MUÑIZ-HUBERMAN, ANGELINA (1936– ), Mexican poet, novelist, and esssayist. Muñiz-Huberman was born in Hyères, France, to parents who were refugees of the Spanish Civil War. In addition to her career as a writer, she is also a professor of comparative literature at the Universidad Nacional Autónoma de México. When she was still a young girl her mother revealed to her that she had Sephardi roots. Following the discovery of her ancestral origins, she undertook the study of Judaism and eventually underwent a formal conversion. In her brief autobiographical text, El juego de escribir (1991), she narrates this experience along with other significant moments that have shaped her life and her literature. Her work has been recognized with numerous honors and some of the most prestigious literary awards from Mexico and Spain.
Her first novel, Morada interior (1972), draws on the life of Santa Teresa de Jesús. It explores the converso Jewish identity of the Spanish mystic poet by presenting a spiritual crisis, but the main character is a thinly veiled representation of the author herself struggling with issues of identity, exile, nationality, and religion. In her second novel, Tierra adentro (1977), Muñiz-Huberman again recalls the Sephardi heritage of Spain by telling the story of a young Jew during the time of the Expulsion. The monumental novel El mercader de Tudela (1998) is closely modeled after the real-life travels of Benjamin of Tudela and is based on Tudela's own 12th-century travelogue. Muñiz-Huberman also demonstrates her interest in Sephardi culture in her two books La lengua florida: antología sefardí (1989) and Las raíces y las ramas: fuentes y derivaciones de la Cábala hispanohebrea (1993). The first is an anthology of traditional Sephardi texts accompanied by her own essays on the subject. The second is an in-depth study of the kabbalistic tradition in Jewish Iberia. In addition to her prolific narrative, Muñiz-Huberman is an accomplished poet. Her poetry, as one would expect, expresses issues of identity, exile, gender, and death, which serve as a starting point for exploring human nature and the experience of life.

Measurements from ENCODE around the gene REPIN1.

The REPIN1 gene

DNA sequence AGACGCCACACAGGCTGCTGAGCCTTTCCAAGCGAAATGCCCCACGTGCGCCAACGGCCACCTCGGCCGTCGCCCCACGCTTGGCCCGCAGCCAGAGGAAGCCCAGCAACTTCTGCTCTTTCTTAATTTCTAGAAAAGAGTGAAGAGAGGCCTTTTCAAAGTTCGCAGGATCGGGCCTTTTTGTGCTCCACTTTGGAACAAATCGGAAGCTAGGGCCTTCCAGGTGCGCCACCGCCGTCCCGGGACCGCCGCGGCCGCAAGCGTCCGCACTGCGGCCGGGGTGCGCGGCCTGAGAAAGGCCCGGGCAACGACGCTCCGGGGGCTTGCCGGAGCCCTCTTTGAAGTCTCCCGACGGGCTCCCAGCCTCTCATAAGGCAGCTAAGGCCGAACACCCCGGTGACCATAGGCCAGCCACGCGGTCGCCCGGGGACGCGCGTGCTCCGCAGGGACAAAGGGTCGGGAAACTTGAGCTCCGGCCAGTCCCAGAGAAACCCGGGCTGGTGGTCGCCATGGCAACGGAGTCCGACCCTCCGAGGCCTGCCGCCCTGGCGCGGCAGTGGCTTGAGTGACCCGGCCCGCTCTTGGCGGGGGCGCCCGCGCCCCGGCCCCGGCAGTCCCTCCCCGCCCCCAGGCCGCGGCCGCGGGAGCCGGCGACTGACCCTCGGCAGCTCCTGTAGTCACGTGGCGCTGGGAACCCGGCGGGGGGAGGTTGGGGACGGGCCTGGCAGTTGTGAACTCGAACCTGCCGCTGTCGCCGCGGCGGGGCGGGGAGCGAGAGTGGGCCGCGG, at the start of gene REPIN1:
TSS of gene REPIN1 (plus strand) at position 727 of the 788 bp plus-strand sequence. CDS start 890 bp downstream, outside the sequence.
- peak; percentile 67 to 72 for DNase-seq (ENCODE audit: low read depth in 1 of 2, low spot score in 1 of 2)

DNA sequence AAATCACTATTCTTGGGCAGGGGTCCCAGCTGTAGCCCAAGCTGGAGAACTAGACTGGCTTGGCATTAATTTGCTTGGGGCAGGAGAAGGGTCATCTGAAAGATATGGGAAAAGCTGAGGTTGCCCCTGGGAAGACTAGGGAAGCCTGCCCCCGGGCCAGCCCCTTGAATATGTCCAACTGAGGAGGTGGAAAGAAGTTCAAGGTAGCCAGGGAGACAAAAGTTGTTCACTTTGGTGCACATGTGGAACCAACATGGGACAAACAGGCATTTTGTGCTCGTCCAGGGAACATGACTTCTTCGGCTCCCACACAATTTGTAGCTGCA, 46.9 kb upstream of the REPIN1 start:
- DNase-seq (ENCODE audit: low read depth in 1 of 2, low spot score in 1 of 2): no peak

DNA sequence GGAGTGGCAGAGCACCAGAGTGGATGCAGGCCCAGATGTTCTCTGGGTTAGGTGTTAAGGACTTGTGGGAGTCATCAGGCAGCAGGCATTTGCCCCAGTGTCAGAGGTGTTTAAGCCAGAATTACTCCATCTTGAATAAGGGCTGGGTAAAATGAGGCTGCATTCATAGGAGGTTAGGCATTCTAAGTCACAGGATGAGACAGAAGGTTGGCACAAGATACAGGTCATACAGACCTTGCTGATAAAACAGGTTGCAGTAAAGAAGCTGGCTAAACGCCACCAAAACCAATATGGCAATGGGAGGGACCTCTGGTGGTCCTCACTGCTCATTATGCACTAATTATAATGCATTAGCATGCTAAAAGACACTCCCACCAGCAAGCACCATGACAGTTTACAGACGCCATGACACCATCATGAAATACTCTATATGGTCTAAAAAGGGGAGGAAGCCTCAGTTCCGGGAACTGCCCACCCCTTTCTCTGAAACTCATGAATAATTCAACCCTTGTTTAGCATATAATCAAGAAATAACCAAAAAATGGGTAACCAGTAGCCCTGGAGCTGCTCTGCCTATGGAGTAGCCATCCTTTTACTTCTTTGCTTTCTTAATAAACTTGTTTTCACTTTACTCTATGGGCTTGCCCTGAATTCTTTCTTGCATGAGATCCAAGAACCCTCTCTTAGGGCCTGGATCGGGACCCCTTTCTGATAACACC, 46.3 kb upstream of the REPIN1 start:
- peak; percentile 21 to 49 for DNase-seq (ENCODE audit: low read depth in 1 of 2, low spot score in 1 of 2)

Sources: Encyclopaedia Judaica. © 2008 The Gale Group. All Rights Reserved.